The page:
As the new year has arrived, everyone’s thoughts are turning (as they usually do) to fitness and dieting and exercise.
I’m beginning to lose count of the number of people I’ve seen sharing this post on Facebook, about how having a baby means that you’ll never have your pre-baby body back again. It’s a sweet sentiment, and I get why so many moms I know are moved to tears by it, even though my own reaction was far less emotional. The conclusion is that having carried a baby is far more incredible than having the perfect body and it’s a trade-off any woman should be proud to make.
I noticed that the author of it mentions that she’s just 21, and that might explain the disconnect I felt reading it. I’m 45. I could BE her mother. Thankfully, one of the beautiful things about acquiring years is that I’ve had the time to work through that kind of body issue stuff ages ago.
It’s not like I’ve really had a choice but to reach a place of accepting this body I’ve been given. I’ve always been heavy, due to reasons I’ve elaborated on here extensively in the past. Maybe because of that, I never felt I had that much to lose to pregnancy to begin with. Or maybe I remember what it was like to be bulimic, and how that period of my late teens was the closest I ever got to thin, and I know I never want to return to that miserable self-abuse no matter what kind of slenderness it brought me.
Happiness in this life (for my adulthood, anyway) has always required a great deal of body self-acceptance. Because if I never got to the point that I could be happy with me, as I am, I’d spend my days wallowing in well-padded misery. And who wants to waste their life doing that?
Another disconnect with me regarding this piece is that there is not one molecule inside me that resonates with the idea of pregnancy leaving me ugly. I think pregnant women are some of the most beautiful things in all God’s creation. I’ve always worn my stretch marks with pride — after seven years of infertility, heartbreaking repeated miscarriages and wondering if I’d ever hear someone call me “Mama”, I wouldn’t have cared if pregnancy carved deep purple lines across my FACE. I just wanted to have a baby. And blessedly, I went on to have three beautiful boys! Every single time, it was a miracle, beginning to end and long after.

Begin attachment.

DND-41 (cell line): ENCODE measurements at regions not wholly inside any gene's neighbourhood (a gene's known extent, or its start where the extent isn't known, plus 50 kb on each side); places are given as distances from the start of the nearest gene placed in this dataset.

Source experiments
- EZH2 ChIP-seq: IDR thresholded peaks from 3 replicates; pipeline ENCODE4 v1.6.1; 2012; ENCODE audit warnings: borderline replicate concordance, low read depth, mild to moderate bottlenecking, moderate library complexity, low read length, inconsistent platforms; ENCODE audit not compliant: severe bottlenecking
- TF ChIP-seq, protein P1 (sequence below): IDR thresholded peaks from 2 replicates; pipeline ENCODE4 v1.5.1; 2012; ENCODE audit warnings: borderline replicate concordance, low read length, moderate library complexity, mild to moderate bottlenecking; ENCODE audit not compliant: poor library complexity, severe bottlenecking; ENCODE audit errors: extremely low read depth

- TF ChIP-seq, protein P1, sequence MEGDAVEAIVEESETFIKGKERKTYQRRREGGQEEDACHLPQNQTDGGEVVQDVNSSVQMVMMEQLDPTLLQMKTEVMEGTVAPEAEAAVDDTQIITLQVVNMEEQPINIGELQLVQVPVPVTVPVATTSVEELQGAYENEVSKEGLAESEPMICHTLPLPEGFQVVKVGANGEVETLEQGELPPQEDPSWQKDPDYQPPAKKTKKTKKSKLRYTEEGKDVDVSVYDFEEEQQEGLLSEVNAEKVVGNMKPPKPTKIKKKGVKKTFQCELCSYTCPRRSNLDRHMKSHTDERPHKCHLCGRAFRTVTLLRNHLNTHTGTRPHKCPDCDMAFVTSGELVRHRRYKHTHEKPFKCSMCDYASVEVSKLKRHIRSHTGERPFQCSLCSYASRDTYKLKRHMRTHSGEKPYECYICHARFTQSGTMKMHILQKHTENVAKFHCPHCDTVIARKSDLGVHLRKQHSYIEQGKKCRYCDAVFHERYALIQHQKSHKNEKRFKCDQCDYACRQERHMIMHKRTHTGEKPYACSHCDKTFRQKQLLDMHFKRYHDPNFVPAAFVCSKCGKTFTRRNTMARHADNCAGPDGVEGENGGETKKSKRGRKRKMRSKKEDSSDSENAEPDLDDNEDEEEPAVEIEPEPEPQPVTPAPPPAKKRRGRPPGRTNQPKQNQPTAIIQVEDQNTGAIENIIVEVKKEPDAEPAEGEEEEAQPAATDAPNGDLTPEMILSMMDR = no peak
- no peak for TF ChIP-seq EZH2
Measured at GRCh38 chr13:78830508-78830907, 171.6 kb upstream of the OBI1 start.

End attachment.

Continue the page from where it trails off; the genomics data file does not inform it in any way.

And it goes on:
That’s not to say that I don’t carry proof of the toll of pregnancy on my physical self. My abdominal muscles are shot and I doubt I will ever be able to tighten them again without re-connective surgery. Something similar could be said for my pelvic floor. My chest more closely resembles the cover of National Geographic than Vogue.
But ask me if I care. Because from a cosmetic standpoint, no…I can’t say that I care at all.
Now, there are physical discomforts linked to the other issues, that I’d rather live without. Hopefully someday, I will be free of them. But the dark circles from lack of sleep, and the doughy belly, and sloppy ponytail are like badges of honor to me. And it makes me sad that we live in such a beauty-obsessed culture that young women even have to have epiphanies like the one linked above. Why can’t we just be free to love ourselves, inside and out — including the imperfect bodies we’ve been given? Why can’t our stretch marks, our scars, our extra pounds be exalted for what they are — proof that we’ve been somewhere, and done something, and not just anything but the most amazing thing a woman ever gets to do?
Think about it! We got to partner with God in creating another human life.
He looked at you, and me, and trusted us enough to let us do this amazing thing, and how sad to think we ever let our minds sink to a place of shame over the physical result of going on that adventure!
There’s a verse that says our names are carved into the palms of God’s hands. Zachary, Elias and Jonah are carved into my hips, my belly, my thighs.
Those faded pink and white lines spell out a love that I get to carry with me forever.
And for that, I will never, ever be ashamed.